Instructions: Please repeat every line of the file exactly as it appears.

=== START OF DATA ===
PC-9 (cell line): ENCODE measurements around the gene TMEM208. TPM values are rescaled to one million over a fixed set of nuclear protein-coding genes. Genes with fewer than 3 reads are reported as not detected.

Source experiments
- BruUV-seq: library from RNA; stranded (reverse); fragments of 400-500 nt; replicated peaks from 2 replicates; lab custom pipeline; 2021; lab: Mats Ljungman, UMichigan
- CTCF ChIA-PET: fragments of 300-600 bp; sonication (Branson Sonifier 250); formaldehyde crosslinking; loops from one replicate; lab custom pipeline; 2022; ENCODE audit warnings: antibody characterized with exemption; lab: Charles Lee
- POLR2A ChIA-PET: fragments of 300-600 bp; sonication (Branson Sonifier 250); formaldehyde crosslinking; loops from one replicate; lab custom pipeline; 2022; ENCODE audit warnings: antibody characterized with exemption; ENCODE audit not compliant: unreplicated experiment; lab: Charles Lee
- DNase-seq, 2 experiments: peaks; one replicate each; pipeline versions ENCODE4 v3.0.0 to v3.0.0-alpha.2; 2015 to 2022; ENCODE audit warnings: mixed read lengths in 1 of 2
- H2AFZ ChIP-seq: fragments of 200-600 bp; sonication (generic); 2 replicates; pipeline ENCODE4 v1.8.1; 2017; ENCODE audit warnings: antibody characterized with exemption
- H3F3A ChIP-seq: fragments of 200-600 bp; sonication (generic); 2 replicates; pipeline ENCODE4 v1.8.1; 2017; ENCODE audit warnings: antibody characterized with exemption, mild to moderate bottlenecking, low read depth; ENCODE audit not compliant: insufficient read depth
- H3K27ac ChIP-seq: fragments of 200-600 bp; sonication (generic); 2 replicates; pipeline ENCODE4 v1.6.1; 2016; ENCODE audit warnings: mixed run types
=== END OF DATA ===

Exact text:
PC-9 (cell line): ENCODE measurements around the gene TMEM208. TPM values are rescaled to one million over a fixed set of nuclear protein-coding genes. Genes with fewer than 3 reads are reported as not detected.

Source experiments
- BruUV-seq: library from RNA; stranded (reverse); fragments of 400-500 nt; replicated peaks from 2 replicates; lab custom pipeline; 2021; lab: Mats Ljungman, UMichigan
- CTCF ChIA-PET: fragments of 300-600 bp; sonication (Branson Sonifier 250); formaldehyde crosslinking; loops from one replicate; lab custom pipeline; 2022; ENCODE audit warnings: antibody characterized with exemption; lab: Charles Lee
- POLR2A ChIA-PET: fragments of 300-600 bp; sonication (Branson Sonifier 250); formaldehyde crosslinking; loops from one replicate; lab custom pipeline; 2022; ENCODE audit warnings: antibody characterized with exemption; ENCODE audit not compliant: unreplicated experiment; lab: Charles Lee
- DNase-seq, 2 experiments: peaks; one replicate each; pipeline versions ENCODE4 v3.0.0 to v3.0.0-alpha.2; 2015 to 2022; ENCODE audit warnings: mixed read lengths in 1 of 2
- H2AFZ ChIP-seq: fragments of 200-600 bp; sonication (generic); 2 replicates; pipeline ENCODE4 v1.8.1; 2017; ENCODE audit warnings: antibody characterized with exemption
- H3F3A ChIP-seq: fragments of 200-600 bp; sonication (generic); 2 replicates; pipeline ENCODE4 v1.8.1; 2017; ENCODE audit warnings: antibody characterized with exemption, mild to moderate bottlenecking, low read depth; ENCODE audit not compliant: insufficient read depth
- H3K27ac ChIP-seq: fragments of 200-600 bp; sonication (generic); 2 replicates; pipeline ENCODE4 v1.6.1; 2016; ENCODE audit warnings: mixed run types